Does your primary school child need a mobile phone?

Child with mobile phone
‘Everyone else’ might have one, but does your primary-school child need a phone of their own, and how can you make sure they’re using it responsibly?

Today’s kids live in an increasingly technological world, and mobile phones are a must-have accessory for primary-school children. According to research, 86 per cent of school children now have their own phone, and that includes 28 per cent of eight- to 11-year-olds – meaning you’re likely to be put under pressure to let your child have one before they leave primary school.

But at what age are children ready for a phone of their own? What’s the best package for kids, and how can you make sure they’re using it sensibly?

Does your child need a phone?

According to a survey by Internet Matters, most parents think that children under the age of 10 shouldn’t own a mobile phone – but at the moment, there’s no legal restriction or official guidance on how old children should be to have a phone, so it’s up to parents to decide whether their child is ready.

If you’re basing your decision on strict necessity, there’s no need for your child to have their own phone until they’re spending time on their own or with other kids, away from you and without supervision from another adult.

Many parents try to hold out until the start of Year 7, when children are likely to be making their own way to and from school, and when their school and social commitments can change at short notice. Others give their child their own phone in Year 5 or Year 6, particularly if they’ve started walking to school by themselves or with friends. Indeed, some schools insist that children who travel to and from school independently have their own phone.

Phones are, however, an important social tool for children, even in the upper years of primary school. Once a few children in the class have one, your child may feel left out if they don’t, especially if their friends tend to keep in touch and make plans using texts or instant messaging.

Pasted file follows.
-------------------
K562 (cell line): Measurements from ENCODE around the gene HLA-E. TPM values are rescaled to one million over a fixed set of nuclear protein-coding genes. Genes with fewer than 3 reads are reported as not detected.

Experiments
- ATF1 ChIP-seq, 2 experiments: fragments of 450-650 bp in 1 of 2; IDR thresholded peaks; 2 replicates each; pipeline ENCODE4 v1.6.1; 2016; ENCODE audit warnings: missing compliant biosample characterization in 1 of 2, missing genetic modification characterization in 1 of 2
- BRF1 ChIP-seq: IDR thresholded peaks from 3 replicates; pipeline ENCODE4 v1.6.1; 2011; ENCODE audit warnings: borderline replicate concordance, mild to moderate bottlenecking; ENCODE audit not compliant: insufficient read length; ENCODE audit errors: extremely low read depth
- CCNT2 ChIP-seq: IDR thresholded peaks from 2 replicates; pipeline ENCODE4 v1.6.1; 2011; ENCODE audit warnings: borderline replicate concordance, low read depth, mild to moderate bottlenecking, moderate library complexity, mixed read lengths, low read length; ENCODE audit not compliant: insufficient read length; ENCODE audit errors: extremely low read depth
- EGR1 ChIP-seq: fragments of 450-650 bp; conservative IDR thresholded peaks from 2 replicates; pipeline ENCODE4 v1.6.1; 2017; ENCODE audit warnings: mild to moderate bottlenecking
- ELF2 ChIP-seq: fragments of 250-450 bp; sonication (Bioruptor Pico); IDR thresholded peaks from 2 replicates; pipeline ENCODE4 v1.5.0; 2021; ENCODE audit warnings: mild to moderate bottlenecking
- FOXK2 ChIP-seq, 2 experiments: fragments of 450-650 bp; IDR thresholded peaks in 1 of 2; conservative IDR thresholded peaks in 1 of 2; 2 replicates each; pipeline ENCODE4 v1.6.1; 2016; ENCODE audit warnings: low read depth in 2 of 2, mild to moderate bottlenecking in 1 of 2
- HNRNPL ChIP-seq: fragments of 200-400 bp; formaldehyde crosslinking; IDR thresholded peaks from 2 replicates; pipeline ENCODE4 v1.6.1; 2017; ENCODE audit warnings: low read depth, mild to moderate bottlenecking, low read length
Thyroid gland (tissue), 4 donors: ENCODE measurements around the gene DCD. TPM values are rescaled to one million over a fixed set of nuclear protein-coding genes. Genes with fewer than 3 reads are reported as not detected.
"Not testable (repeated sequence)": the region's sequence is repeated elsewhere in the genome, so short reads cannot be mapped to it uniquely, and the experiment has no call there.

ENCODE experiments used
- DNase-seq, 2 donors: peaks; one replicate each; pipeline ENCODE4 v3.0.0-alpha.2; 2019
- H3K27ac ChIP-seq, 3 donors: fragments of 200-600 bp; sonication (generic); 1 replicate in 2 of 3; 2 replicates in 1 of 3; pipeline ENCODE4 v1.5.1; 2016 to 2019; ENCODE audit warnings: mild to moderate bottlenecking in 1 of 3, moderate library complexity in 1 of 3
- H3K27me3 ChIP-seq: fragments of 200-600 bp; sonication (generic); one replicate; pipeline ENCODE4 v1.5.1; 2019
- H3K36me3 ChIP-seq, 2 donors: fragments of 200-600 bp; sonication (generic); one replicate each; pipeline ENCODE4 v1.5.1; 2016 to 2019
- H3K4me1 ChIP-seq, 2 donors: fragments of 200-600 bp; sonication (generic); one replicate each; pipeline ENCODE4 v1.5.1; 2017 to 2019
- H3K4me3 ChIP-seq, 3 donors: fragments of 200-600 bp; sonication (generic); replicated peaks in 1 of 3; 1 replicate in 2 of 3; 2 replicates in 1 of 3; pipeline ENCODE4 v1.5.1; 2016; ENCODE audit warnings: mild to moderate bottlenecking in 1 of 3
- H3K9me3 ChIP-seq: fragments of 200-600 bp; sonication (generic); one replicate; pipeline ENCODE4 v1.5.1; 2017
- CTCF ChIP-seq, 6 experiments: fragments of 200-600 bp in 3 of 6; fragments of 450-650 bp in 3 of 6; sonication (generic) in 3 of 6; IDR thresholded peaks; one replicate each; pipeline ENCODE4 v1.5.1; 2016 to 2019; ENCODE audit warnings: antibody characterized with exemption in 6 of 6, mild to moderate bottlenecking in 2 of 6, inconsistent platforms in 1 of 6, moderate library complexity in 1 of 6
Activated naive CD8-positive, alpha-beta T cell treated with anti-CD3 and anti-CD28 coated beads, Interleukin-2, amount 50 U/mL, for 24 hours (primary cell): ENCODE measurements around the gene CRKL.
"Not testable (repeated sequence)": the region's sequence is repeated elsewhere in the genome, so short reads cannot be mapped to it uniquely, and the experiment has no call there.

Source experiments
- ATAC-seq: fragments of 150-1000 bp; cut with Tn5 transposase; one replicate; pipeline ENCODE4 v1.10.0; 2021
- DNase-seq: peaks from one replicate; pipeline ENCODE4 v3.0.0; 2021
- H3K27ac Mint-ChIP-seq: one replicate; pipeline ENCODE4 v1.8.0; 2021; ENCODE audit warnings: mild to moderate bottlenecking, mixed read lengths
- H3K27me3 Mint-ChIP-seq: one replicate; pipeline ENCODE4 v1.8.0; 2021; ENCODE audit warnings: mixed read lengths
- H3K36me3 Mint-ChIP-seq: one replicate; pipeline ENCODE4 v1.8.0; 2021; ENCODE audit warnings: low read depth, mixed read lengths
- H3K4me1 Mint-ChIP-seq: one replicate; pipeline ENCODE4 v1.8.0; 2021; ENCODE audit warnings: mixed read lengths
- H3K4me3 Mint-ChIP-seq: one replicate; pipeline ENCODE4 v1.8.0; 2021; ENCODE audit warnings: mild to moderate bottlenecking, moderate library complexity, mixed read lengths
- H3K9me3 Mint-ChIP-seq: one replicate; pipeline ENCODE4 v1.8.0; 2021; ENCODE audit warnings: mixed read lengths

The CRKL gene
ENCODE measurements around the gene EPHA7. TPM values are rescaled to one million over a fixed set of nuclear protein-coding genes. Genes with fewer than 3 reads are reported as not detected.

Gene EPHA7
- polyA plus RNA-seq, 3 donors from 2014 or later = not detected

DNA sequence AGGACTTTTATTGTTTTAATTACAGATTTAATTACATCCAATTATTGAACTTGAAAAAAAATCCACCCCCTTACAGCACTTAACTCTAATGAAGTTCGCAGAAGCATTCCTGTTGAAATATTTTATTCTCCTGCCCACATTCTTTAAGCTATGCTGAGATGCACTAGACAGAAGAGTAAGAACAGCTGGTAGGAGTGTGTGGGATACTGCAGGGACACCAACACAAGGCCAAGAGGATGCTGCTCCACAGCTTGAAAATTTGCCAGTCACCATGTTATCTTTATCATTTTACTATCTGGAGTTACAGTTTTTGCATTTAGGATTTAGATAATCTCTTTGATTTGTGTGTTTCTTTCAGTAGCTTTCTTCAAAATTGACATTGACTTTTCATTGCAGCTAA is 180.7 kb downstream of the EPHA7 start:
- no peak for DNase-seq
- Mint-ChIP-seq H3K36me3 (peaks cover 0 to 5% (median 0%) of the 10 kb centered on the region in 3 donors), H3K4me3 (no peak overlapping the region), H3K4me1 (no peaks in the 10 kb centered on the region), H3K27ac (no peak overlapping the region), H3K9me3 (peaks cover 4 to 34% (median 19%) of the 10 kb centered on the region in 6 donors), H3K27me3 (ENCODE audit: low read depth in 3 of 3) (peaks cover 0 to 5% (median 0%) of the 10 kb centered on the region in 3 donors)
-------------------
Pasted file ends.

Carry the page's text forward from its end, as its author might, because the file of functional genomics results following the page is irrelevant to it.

Ultimately, you need to decide when your child should have their own phone, taking into account factors such as:

  • Whether they need one for their personal safety
  • Whether their friends have them
  • Whether they are responsible enough to look after their phone and use it appropriately
  • Whether they understand the safety risks involved and are willing to follow your rules.

What phone and package?

There’s a mind-boggling array of phones available online and in stores, and choosing the best handset and tariff for your primary school child can be difficult. Many parents solve the problem by giving their child one of their old handsets; this is a good solution, but make sure you restore it to its factory settings so they can’t access any emails, texts, photos or apps that you had on your phone but wouldn’t want your child to see.

Otherwise, you’ll need to choose what sort of phone to buy. If your child only needs a phone for emergency calls, a basic handset that allows them to phone and text but not much else might do; these cost as little as £10. Smartphones cost from around £35 for a simple model; your child will be able to access the internet and apps with these.

In terms of tariff, most parents start with a pay-as-you-go (PAYG) system, where you load the phone with your chosen amount of money, and when your child has used it all up – whether that’s on calls, texts or the internet – they won’t be able to use their phone until you top it up. This is a popular option as it prevents your child running up enormous bills, but they may be unable to contact you in an emergency if they’ve used all their credit (although some PAYG schemes give you a small buffer for urgent calls).